Danny Kent managed to finally convert his dominance over the Moto3 season into his first World Championship.
Kent, who has mathematically been capable of winning the title for the last three races managed to finally get across the line and become Britain’s first Grand Prix World Champion, 38 years after Barry Sheene.
The Brit needed just two points to be guaranteed of the World Championship, however he didn’t make it easy for himself by qualifying way down in 18th position. But with the help of a calm head and a few crashes, Kent managed to comfortably cross the line in ninth position and take the 2015 Moto3 World Championship by six points.
“To be called world champion gives me goose bumps,” said the 21-year-old.
“It’s a dream come true for any rider and being British, it’s been 38 years, so it means even more than it might for the Spanish riders as there’s a Spanish champion every year. You don’t get that in England so it’s a great feeling.”
Kent could’ve won the title a lot earlier, even with his mistakes and bad luck had it not been down to the sublime form of his teammate for next year, Portuguese rider Miguel Oliveira.
“It’s been a difficult few races,” he said.
“Luckily we were able to get that big points lead at the beginning of the year. A lot of people seem to be forgetting what we did earlier in the year. We have 18 races and after those races we had the most points. I’m happy for my family, the team, everybody and me.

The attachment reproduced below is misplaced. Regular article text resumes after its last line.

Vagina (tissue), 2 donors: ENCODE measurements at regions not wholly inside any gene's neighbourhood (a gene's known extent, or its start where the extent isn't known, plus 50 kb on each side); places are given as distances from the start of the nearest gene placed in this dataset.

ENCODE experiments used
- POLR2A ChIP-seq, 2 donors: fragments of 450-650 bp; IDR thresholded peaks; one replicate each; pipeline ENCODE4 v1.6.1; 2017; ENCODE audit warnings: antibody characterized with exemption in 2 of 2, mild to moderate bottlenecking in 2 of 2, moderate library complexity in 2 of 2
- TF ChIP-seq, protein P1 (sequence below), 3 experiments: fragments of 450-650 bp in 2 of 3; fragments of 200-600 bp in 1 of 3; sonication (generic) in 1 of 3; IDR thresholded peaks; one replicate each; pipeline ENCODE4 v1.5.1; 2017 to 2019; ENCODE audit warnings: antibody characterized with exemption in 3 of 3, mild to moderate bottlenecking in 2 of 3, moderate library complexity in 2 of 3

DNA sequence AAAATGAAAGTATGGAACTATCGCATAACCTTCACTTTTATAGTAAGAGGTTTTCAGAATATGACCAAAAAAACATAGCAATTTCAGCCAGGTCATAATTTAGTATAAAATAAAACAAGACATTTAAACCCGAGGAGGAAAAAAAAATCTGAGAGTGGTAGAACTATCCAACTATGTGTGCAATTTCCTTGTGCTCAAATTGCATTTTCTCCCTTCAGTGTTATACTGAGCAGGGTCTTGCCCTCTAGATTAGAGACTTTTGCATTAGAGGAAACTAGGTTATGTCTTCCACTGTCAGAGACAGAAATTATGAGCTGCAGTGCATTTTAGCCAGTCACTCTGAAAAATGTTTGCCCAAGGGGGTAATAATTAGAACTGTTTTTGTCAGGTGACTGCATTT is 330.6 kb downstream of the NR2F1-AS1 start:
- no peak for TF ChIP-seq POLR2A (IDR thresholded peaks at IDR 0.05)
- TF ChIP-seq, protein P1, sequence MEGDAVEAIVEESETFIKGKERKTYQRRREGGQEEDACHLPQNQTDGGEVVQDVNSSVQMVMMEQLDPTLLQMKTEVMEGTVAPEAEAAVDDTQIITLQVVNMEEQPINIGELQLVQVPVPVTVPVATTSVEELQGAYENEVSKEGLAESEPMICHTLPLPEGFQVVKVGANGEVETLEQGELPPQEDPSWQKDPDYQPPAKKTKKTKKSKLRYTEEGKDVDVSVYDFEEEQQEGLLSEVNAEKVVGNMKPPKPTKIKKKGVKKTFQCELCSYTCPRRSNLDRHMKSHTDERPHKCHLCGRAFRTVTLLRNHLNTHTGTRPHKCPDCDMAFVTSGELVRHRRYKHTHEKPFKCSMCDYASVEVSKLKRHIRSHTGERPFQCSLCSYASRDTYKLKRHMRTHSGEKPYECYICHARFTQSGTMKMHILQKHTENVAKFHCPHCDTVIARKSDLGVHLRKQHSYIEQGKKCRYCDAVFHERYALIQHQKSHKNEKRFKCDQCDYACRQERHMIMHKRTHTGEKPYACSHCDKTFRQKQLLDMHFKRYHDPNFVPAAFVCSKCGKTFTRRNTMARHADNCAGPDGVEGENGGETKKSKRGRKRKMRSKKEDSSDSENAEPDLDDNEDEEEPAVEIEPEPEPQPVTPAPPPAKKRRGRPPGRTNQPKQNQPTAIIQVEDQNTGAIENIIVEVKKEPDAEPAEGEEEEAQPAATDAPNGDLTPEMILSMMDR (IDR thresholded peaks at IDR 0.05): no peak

“A lot of people have been asking about the pressure and I’ve had to say ‘no, no pressure’ as Oliveira is reading all of these interviews. It’s normal to have pressure and I put a lot of pressure on myself, as I want to go out there and do my best. Because we had such a great start to the year, doing what we did, we had a big target on our back and in Moto3 it’s not easy to pull away 10 seconds.”
Kent knew that in order to win the World Championship he had to stay out of trouble and finish the race. Despite so questionably close riding from teammate Hiroki Ono, Kent managed to come across the line in ninth, which was more than good enough.
“The whole race I was just thinking ‘stay on the bike’. I made it clear on Thursday that unless we could win the race easily, we’d be trying to stay out of the mix and do what we needed to do to win the championship,” he explained.
“For the first few laps I was looking at my pit board and thinking ‘I don’t feel safe here’, if I lost one place the championship would be over. I tried to get into a rhythm, warm the tyres up and step-by-step I started to move forwards one place at a time.
“We got to one point in the race where I looked behind and there was a two and a half second gap behind us so I thought I should just stay there, out of trouble and in a safe position to take the title.”
Photo via MotoGP.com